I’ve spent most of the last caffeine-fuelled 24 hours re-writing the Wikipedia page on anorexia nervosa which now seems to be in better shape than it was. It needs some well qualified stewards to keep an eye on it though, could this be you?
If you are a clinician, researcher or enthusiastic student with an interest in anorexia, this page could do with your input.
Otherwise, the bulimia nervosa article is in urgent need of attention, which is in a similarly poor state as the anorexia article was.
Wikipedia is currently one of the most visited sites on the internet, meaning millions of people get their information from it. The need for free, high-quality, accurate information is essential.
You could contribute your expertise to the world. Eating disorders have the highest mortality of any psychiatric disorder, so your time could literally save lives.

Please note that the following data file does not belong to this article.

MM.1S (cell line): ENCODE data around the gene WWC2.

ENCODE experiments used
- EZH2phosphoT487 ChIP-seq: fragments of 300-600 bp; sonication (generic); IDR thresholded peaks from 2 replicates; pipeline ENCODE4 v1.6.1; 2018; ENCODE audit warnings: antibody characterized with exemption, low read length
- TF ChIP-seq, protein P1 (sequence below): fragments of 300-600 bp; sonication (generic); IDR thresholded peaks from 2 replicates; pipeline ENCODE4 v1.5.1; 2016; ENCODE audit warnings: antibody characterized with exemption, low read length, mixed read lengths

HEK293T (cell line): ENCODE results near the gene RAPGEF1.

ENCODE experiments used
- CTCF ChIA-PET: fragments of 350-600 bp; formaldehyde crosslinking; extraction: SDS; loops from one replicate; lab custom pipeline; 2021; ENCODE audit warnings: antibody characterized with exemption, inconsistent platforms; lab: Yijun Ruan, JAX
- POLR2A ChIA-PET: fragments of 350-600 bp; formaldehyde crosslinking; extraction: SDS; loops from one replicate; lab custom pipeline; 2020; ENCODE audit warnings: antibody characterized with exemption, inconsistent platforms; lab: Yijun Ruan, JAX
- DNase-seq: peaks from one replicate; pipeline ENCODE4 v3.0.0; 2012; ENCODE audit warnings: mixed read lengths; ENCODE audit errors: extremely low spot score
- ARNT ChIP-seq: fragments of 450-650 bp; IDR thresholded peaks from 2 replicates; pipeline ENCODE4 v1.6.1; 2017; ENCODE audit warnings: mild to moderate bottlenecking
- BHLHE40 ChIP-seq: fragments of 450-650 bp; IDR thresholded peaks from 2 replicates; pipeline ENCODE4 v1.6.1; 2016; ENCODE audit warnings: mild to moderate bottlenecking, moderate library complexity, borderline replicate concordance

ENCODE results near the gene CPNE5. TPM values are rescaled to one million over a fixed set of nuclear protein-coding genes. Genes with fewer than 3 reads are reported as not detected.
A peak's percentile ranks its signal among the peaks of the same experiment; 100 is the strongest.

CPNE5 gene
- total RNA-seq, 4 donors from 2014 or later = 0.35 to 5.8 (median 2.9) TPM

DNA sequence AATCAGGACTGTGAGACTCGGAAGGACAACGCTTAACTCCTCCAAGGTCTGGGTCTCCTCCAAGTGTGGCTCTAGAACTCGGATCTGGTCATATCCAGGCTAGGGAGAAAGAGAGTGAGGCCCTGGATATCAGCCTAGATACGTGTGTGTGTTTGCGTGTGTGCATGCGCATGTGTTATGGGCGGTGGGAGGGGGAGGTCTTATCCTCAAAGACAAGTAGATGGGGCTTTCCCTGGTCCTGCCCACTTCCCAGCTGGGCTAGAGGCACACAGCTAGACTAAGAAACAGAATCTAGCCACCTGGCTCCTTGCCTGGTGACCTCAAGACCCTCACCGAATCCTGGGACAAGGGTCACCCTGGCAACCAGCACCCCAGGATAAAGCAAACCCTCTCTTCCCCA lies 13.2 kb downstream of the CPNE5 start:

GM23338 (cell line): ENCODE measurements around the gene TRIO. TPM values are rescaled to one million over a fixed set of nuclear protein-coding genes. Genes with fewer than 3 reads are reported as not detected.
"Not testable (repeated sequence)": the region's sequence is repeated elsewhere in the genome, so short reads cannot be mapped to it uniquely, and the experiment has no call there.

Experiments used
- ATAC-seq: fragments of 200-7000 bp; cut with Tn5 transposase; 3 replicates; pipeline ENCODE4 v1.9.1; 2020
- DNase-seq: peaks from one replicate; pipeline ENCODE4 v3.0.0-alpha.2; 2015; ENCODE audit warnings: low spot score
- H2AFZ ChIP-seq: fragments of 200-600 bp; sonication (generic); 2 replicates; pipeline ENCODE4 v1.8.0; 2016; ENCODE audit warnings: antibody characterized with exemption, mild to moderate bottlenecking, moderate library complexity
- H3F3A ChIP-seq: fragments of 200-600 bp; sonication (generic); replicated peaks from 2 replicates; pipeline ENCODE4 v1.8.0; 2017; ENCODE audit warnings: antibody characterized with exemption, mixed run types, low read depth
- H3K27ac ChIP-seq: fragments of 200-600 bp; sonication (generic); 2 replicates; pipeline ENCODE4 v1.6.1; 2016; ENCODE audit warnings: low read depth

Unlike other forms of scientific writing, Wikipedia articles are a process rather than a product. The best pages have well-informed, open-minded and diplomatic ‘regulars’ who maintain the article in good shape, steer other contributors into best practice, and back up the information with references to academic studies.
Often this means challenging your own pre-conceptions and point-of-view (no matter how much you know) and getting a broad understanding of the subject, so the article can reflect this rounded approach.
It is an incredible learning experience, but can also be a little frustrating at times, as you meet people with a wide variety of agendas.
I’ll be keeping an eye on the anorexia article, but it also needs adopting by some specialists in the field, as I’m not an eating disorders specialist by any means.
If you’re intending to ‘adopt’ an article, it’s good practice to say hello on the discussion page and discuss your intentions as you go, and if you’ve never edited a Wikipedia page before, now’s your chance to learn.